Well, they're the first time the three of us have been on a pod So, so please come on, I think three or four times, somehow you've never been here during, during those, even though y'all are friends, you know each other and that's just strange to me. But I think this, we'll see how this goes. I mean, I think this will be fun. The three of us here, I wanted Sully to come on because there was a whole bunch of rich people, smart people, shit that was going on over the weekend. There was the Silicon Valley bank disaster, bank run, all that good stuff. There's stuff going on in the stock market. And so, so is the guy I go to whenever I have questions. I said, all right, well, just bring them on the pod. Instead, I'll ask you the questions here instead of just texting or calling. And so that was my, that was my idea. Sam, were you even aware of what's going on? Or were you just, what were you doing over the weekend?

Should we start with your, your, your heroic thing? I think we got to start with that, actually. It was pretty wild, right? That was insane. I'm just going to set this up. So, Sam texts us a picture of I couldn't even tell what actually, first you go. You just, he didn't even text a picture. You just go guy fell down on his bike, bleeding everywhere, jumped off my bike, took off my shirt, applied pressure till the cops got there, till the ambulance got there. And then he goes, classic me, hero shit. Classic me just slayed me. That was so funny to me. Classic me.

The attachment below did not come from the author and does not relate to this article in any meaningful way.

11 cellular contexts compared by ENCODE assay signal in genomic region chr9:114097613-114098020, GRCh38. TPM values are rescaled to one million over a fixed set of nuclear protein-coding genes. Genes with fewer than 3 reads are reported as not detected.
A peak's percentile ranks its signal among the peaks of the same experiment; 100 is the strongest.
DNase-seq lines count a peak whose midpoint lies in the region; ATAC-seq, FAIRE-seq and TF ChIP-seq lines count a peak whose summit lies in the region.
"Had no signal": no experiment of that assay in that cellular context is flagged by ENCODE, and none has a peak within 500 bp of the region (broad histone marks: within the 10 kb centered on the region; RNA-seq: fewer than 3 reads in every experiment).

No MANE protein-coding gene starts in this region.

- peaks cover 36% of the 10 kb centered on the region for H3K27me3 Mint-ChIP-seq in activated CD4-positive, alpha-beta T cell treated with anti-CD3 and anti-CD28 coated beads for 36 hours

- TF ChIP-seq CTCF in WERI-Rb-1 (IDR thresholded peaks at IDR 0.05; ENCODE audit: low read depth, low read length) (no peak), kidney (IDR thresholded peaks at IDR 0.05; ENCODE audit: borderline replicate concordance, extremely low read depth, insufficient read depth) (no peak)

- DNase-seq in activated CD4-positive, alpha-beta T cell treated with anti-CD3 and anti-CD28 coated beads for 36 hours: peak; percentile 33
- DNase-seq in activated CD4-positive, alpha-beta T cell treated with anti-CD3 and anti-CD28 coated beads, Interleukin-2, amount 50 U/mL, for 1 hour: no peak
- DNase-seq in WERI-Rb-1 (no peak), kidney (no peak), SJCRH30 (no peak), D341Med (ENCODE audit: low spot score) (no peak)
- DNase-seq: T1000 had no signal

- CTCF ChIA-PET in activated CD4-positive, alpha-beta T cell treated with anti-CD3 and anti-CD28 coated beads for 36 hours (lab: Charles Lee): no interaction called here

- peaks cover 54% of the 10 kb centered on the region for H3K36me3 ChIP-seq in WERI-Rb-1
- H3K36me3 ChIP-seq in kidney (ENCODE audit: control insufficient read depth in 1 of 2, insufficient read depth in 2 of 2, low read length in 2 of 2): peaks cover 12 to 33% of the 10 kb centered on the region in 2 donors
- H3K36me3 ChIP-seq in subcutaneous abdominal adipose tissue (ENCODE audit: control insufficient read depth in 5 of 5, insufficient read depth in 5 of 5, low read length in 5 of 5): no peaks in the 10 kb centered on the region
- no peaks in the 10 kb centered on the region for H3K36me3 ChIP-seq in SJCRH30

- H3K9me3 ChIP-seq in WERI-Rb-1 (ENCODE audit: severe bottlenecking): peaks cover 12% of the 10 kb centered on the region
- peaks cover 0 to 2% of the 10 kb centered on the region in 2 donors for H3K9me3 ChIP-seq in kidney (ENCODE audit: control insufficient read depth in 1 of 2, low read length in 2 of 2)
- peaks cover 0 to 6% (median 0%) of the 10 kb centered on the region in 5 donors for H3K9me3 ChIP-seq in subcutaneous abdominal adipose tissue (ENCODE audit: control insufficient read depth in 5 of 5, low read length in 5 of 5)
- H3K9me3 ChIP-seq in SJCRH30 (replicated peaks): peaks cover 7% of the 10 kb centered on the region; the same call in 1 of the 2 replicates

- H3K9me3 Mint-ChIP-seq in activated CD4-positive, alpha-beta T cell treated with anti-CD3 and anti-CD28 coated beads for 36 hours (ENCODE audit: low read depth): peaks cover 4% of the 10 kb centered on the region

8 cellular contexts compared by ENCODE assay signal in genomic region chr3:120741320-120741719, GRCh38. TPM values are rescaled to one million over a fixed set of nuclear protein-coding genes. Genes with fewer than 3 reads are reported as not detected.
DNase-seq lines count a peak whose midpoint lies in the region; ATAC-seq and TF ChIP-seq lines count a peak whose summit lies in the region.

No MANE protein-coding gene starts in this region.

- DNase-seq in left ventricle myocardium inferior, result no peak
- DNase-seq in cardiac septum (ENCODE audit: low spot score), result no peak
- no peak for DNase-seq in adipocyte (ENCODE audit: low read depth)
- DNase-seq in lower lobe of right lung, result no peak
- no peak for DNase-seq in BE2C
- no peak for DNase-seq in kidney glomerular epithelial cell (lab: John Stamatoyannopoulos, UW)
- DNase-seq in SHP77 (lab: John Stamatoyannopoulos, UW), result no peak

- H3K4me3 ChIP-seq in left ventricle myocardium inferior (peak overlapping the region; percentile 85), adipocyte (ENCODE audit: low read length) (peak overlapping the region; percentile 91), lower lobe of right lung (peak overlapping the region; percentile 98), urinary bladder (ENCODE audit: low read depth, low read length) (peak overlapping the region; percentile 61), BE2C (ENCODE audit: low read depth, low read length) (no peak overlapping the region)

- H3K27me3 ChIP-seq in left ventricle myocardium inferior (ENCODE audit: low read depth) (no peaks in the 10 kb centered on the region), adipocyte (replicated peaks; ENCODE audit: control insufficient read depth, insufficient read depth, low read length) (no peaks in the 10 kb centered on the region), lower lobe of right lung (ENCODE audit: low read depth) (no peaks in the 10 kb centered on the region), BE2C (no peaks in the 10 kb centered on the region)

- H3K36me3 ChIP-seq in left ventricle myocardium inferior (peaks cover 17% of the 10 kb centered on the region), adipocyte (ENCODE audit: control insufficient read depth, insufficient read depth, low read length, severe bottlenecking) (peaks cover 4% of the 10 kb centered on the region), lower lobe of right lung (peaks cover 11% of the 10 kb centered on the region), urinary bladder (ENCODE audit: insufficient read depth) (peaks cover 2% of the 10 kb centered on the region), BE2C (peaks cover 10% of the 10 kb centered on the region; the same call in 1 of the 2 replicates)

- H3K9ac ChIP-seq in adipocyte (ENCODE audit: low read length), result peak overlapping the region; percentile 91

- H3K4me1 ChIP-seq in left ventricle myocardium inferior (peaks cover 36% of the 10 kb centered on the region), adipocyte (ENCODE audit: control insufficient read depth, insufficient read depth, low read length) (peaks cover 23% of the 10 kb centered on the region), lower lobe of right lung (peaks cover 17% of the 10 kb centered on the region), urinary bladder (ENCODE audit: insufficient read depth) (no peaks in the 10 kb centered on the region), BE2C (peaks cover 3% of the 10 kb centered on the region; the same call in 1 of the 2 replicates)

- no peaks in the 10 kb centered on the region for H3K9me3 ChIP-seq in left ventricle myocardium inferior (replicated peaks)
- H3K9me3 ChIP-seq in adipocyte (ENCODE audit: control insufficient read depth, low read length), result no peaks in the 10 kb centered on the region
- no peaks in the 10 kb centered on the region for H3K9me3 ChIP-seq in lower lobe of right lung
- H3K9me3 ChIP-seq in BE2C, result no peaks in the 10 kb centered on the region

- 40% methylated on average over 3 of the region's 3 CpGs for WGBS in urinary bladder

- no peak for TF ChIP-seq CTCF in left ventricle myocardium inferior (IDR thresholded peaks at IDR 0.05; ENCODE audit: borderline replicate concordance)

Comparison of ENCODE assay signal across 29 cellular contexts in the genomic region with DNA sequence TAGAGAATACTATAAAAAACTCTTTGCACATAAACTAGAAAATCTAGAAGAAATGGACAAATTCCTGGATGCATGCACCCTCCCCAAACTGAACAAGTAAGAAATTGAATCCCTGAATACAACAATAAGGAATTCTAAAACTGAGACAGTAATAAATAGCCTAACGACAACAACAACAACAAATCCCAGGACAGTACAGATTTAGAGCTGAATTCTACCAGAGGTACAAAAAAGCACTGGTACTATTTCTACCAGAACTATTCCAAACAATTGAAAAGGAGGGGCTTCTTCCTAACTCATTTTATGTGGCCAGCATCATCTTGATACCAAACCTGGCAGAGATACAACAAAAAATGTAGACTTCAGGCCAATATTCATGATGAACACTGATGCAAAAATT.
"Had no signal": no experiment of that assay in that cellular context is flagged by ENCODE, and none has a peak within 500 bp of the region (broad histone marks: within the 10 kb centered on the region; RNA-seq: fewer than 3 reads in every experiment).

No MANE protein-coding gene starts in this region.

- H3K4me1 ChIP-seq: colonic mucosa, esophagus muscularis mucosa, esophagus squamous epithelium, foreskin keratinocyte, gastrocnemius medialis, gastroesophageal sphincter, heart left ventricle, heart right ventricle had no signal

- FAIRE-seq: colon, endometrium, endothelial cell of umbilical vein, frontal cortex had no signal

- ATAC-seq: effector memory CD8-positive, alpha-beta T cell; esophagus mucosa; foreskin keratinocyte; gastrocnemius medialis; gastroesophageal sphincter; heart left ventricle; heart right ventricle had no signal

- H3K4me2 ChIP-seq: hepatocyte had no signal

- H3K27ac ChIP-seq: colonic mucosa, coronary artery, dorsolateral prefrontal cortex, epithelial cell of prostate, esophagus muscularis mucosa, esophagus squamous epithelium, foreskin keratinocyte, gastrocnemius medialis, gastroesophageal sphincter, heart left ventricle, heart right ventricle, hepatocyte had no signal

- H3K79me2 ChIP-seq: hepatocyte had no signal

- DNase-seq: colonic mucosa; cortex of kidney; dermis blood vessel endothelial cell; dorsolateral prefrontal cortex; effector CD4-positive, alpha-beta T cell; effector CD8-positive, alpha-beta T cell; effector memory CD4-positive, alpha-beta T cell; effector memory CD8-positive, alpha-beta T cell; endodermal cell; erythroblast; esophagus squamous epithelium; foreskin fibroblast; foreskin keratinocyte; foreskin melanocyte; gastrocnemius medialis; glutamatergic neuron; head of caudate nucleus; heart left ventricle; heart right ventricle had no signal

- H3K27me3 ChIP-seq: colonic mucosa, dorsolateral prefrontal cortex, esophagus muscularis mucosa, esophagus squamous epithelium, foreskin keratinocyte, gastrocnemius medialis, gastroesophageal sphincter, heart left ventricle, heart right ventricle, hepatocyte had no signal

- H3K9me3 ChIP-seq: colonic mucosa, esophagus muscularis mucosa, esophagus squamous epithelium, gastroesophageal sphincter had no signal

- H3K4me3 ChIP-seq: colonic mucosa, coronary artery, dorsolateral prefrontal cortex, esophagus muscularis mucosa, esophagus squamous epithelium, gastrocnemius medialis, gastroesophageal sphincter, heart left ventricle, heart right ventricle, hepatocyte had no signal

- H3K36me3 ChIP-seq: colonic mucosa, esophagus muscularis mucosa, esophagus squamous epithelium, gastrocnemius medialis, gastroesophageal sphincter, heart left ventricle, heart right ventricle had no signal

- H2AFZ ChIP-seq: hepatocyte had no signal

But here's all right. So what happened, bro shit?

But here's all right. So what happened? Yeah, everything you said was accurate. So I just, I was walking around and I just saw this guy wipe out on his bike, 10 feet, 10 feet in front of me, out unconscious, sleeping, practically snoring face down on his stomach. So I go in like I put my hand, I'm like, hey, man, are you awake? He's not awake. He's just leaking blood. There's a pile of blood. It's disgusting. Take my shirt off. We hold it on his head and sit with them for 10 minutes out unconscious for the first five, whatever. And then afterwards, this guy comes up to me and goes, hey, man, I just want to, you know, huge fan of the pod.

I got some, I got some pictures of, of all this,

if you want them. And I was like, well, yeah, I do. That's great. Sure. Do

classic me. Yeah. Classic me. Yeah. So yeah, that's what happened. I got, dude,

MFM people, they're everywhere. We're everywhere. Wait. So let's get this straight. Wait. So let's get this straight. The guy's unconscious for five minutes and you're just sitting there with your t-shirt on his head applying pressure like do you not think this guy was dead? Like what was going

on here? That's a long time. Yeah. I thought he was dead for a minute. I thought it was a dead body for a few, for a few minutes. And then I kind of saw him breathing and then he started moving a little bit. So like I, I didn't want to get his blood on me. And so I grabbed his hand while he